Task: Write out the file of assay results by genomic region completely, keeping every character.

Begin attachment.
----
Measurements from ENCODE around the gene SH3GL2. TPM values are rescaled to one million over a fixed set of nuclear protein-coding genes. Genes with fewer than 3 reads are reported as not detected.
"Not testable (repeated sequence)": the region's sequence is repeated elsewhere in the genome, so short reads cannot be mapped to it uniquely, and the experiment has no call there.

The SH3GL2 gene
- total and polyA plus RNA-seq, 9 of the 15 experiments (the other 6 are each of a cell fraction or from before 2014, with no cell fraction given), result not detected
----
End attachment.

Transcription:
Measurements from ENCODE around the gene SH3GL2. TPM values are rescaled to one million over a fixed set of nuclear protein-coding genes. Genes with fewer than 3 reads are reported as not detected.
"Not testable (repeated sequence)": the region's sequence is repeated elsewhere in the genome, so short reads cannot be mapped to it uniquely, and the experiment has no call there.

The SH3GL2 gene
- total and polyA plus RNA-seq, 9 of the 15 experiments (the other 6 are each of a cell fraction or from before 2014, with no cell fraction given), result not detected